3. …a cap that would be a good thing, because then the sector could be free to set rents at the levels we feel best suit our market and our purpose, not have government use rent levels as a proxy for controlling benefits.  And we might just find that then, as some went up, others would come down, alleviating hardship for many who find the term affordable rent an oxymoron.
  4. Hospitals with no patients awaiting suitable homes to be discharged to, because housing providers’ pivotal role in resettlement and re-ablement has finally been recognised.  You never know, we might even have Health, Housing and Social Care working together as some kind of trinity, as opposed to being, like Ancient Gaul, divided into three parts, none of which speak the same language.
  5. A strategy for land supply that keeps pace with the growing number of households and an obligation on the owners of that land to develop it in a reasonable timeframe or face financial penalty.  Surely 2016 should see the end to speculative land hoarding?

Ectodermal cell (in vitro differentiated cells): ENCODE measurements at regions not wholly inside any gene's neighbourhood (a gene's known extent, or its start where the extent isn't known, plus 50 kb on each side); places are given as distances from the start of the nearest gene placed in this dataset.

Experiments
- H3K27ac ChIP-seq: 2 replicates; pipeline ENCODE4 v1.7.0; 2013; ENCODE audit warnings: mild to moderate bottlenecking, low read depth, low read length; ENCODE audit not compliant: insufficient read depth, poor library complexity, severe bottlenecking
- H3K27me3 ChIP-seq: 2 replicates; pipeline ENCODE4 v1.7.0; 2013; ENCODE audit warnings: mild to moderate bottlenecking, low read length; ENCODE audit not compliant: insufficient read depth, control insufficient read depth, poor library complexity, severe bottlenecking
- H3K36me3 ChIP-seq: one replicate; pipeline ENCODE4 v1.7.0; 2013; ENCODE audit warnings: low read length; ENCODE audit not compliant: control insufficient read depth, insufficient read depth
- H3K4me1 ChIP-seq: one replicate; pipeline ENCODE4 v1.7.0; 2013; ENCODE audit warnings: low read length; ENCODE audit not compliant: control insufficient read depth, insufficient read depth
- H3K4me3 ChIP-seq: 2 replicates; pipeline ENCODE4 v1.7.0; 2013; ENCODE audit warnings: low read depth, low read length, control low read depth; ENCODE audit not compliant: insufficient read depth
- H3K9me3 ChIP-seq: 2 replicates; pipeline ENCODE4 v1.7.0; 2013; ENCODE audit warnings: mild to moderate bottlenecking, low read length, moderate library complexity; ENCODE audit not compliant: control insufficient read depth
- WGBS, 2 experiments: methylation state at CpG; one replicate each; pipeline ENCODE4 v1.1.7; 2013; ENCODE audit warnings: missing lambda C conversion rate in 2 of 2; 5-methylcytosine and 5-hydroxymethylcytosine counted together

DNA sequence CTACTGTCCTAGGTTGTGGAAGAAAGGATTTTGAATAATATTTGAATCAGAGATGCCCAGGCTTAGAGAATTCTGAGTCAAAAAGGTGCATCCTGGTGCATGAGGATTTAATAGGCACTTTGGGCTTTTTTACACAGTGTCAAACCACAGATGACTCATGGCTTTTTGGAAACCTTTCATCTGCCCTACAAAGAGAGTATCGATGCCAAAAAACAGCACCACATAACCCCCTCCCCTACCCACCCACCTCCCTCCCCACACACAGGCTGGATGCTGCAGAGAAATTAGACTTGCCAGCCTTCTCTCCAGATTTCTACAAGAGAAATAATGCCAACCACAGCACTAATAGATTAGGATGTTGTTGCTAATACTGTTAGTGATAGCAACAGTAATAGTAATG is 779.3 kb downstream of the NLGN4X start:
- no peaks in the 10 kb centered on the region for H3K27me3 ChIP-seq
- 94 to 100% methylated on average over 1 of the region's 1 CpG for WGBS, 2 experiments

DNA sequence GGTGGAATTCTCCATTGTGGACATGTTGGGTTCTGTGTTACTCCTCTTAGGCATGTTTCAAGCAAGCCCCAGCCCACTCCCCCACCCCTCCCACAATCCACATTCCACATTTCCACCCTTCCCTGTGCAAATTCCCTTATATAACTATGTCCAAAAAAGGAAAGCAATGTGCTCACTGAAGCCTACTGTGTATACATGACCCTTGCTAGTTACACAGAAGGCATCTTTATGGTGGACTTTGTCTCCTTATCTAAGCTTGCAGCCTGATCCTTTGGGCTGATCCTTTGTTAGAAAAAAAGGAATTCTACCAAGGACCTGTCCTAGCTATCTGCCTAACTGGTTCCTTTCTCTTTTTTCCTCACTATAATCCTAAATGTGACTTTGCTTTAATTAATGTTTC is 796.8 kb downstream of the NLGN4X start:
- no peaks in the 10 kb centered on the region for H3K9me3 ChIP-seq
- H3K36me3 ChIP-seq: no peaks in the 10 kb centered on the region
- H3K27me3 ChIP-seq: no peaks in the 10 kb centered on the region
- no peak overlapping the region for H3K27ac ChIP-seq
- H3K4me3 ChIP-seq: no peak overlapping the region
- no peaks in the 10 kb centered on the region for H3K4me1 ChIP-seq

6. The meaningful application of the principles of the Social Value Act to the sector’s supply chain so that it is made up of social businesses who share our passion and our values.  I’m particularly looking forward to the point when that applies to somebody in the IT supply chain because…
  7. ….2016 has to be the year when we get the sector out of the technology dark ages, and hook ourselves to IT suppliers who understand the meaning of the apparently difficult concepts of “customer”, “transformation” and “now”.